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Thyroid Overview

What is the Thyroid, Anyway?

One of the most important glands in our body, the thyroid has a hand in virtually every body system, which means that what might seem to be a problem with the thyroid may not be the result of a diseased thyroid gland at all. Any number of other endocrine glands, such as the adrenals could be the culprit or fluctuating blood sugar levels, or too much estrogen. To treat these different conditions, one must entertain healthy lifestyle changes, exercise, and specific nutritional and herbal support based on one's individual chemistry. 

The thyroid is a butterfly-shaped gland located in the front of the lower part of the neck. The two lobes on either side of your neck are connected by a small band of tissue called an isthmus. It is difficult to feel unless you are thin or have a growth or enlargement of the thyroid. 


Your thyroid gland produces hormones that ultimately fuel every cell of your body. These hormones are called thyroxine or "T4" and triiodothyronine or "T3". 

Your thyroid provides your body with a kind of furnace or power source; without it you would feel very cold and sluggish. The hormones it secretes travel throughout the body and play an important role in your digestion, reproduction, body temperature, liver and numerous other body functions. The thyroid gland also produces calcitonin which helps regulate calcium levels in the blood and affect bone formation. This becomes important when we evaluate the function of the thyroid gland: we look at the calcium, potassium and selenium levels in your system as well as the calcium to potassium ratio in your hair analysis. 

An underactive or slow thyroid (hypothyroidism) means that vital cell functions are slowed down and your entire body suffers from a lack of much needed fuel and energy. When the thyroid gland becomes overactive, all the normal functions it affects go into overdrive (we call it hyperthyroidism) causing what can sometimes be a life-threatening condition. It is important to understand that nobody wakes up one day with hypothyroidism or even hyperthyroidism.


Clinical hypothyroidism affects up to 17% of all women between the ages of 30 and 50 which translates into nearly 17 million people. 

Hypothyroidism also affects nearly 8% of women following a normal pregnancy. It affects men, too, but at a much lower rate. 

These numbers are just the data for clinical hypothyroidism which is clearly defined by abnormalities in blood chemistry and abnormal physical examination. If all medical doctors adhered to the newly revised normal reference ranges, that number would be far greater. In reality, the condition we refer to as sluggish thyroid condition likely affects a great many more.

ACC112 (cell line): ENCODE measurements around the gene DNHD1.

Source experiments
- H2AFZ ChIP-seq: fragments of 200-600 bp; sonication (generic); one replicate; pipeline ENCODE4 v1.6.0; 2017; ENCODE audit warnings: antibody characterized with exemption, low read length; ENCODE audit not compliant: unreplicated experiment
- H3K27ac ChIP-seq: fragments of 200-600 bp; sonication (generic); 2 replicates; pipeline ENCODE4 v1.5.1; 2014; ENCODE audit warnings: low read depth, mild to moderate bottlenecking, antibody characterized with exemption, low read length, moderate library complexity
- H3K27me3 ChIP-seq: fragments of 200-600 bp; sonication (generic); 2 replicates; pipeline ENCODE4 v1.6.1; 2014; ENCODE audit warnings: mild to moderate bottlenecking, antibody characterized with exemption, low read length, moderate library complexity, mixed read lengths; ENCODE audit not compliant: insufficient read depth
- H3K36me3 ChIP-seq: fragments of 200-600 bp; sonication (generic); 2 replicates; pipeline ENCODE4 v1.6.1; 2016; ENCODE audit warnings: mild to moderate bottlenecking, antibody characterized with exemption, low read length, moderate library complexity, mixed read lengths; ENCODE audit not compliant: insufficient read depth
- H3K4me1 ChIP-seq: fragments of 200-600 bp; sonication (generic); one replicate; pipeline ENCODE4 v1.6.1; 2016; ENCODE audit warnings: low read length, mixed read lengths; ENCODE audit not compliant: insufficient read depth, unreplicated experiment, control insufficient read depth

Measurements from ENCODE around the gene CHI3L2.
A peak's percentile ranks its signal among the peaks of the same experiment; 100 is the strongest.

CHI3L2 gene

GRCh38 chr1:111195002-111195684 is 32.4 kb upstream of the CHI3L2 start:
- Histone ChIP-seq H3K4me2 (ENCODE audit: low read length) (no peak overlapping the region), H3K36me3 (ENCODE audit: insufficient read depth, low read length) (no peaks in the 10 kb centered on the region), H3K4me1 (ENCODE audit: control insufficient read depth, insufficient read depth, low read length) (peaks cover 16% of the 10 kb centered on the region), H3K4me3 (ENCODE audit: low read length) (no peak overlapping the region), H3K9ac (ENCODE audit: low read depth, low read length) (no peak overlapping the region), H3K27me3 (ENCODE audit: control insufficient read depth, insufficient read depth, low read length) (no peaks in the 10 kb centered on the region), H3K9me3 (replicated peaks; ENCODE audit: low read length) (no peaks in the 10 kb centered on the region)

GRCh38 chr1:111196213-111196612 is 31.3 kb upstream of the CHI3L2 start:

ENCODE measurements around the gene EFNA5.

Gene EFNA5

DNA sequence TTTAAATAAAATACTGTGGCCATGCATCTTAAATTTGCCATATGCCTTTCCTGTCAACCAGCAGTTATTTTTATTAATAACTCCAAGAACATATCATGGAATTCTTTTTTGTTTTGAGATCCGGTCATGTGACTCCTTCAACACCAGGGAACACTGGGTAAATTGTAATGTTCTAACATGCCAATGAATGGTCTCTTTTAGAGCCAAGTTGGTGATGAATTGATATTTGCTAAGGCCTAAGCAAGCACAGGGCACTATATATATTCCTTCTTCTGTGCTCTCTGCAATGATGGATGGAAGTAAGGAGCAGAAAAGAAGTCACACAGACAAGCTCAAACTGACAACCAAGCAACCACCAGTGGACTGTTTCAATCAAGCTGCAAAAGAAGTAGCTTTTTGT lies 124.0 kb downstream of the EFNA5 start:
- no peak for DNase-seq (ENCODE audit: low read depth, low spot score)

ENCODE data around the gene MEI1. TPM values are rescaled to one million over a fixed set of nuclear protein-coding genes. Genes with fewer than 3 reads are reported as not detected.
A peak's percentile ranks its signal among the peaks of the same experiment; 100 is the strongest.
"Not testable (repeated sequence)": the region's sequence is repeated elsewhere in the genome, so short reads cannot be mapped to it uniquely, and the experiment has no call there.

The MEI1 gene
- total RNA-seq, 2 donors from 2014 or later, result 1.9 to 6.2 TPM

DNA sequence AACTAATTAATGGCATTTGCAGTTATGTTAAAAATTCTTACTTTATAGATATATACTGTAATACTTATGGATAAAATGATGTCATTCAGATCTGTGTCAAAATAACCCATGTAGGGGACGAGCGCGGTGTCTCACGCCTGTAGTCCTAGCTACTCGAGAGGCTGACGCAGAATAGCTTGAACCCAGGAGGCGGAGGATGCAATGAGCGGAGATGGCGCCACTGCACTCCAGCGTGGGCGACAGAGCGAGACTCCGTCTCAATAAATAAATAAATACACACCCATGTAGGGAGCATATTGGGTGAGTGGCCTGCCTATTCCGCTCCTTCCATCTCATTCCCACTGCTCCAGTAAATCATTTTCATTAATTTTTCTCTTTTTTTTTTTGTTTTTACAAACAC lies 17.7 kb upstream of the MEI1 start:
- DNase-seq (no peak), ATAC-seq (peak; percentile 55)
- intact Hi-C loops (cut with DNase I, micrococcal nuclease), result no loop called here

The Spectrum of Hypothyroid Diseases
There are many more reasons an individual can become hypothyroid than can become hyperthyroid. The symptoms are more subtle and more likely to be overlooked by healthcare practitioners not savvy to the different ways the thyroid gland can affect the body (or vice versa) and the different testing methods available. Let's talk about the various ways a person can become hypothyroid. 

Primary Hypothyroidism---In this case the thyroid has been attacked and destroyed by a toxin or a medicine. Most people can think of no obvious reason for having such a low thyroid condition. Without functioning thyroid tissue, very little T4 and T3 is produced. In this situation, an individual will demonstrate an elevated TSH because the pituitary gland is continually trying to signal the thyroid gland to turn out thyroid hormone. The earliest symptoms of this disease include having brittle, ridged nails or thinning hair.

Secondary Hypothyroidism---The thyroid gland can "fail" in a sense, not because there is anything wrong with the gland itself, but rather because the hypothalamus or pituitary gland is damaged and isn't sending out any signals to make thyroid hormone. The thyroid gland is ready but doesn't know the body needs any of its hormones.

Underconversion of T4 to T3---The thyroid gland may be producing sufficient amounts of T4 but since it is relatively inactive, its conversion to T3 is crucial. Problems with the adrenal gland or the liver, particularly, can affect this conversion and result in a functionally hypothyroid state even though T4 levels are normal. A condition known as Wilson's Syndrome involves a persistent but reversible inability to convert T4 to T3 due to stress. It isn't very common, however.

scale.jpgHashimoto's Thyroiditis---This is an autoimmune disease like Grave's Disease.  Your body's immune system becomes disorganized or confused and starts to attack and destroy the thyroid gland; however, it has one crucial difference.  Persons with Hashimoto's Thyroiditis usually create anti-thyroid peroxidase  antibodies (anti-TPO) that inflame the thyroid tissue just like Grave's Disease resulting in the transformation of healthy tissue into fibrous or scar tissue that doesn't produce thyroid hormone at all. In the beginning stages of the disease there can be a temporary elevation of thyroid hormone because as the cells break down, they release the thyroid hormone into the blood stream that was stored in those cells. This disease affects only about 3-4% of people over 30. Interestingly, Hashimoto's Thyroiditis and Grave's Disease cluster with other diseases such as Diabetes mellitus type 1, lupus erythematosis and rheumatoid arthritis, all of which are autoimmune diseases.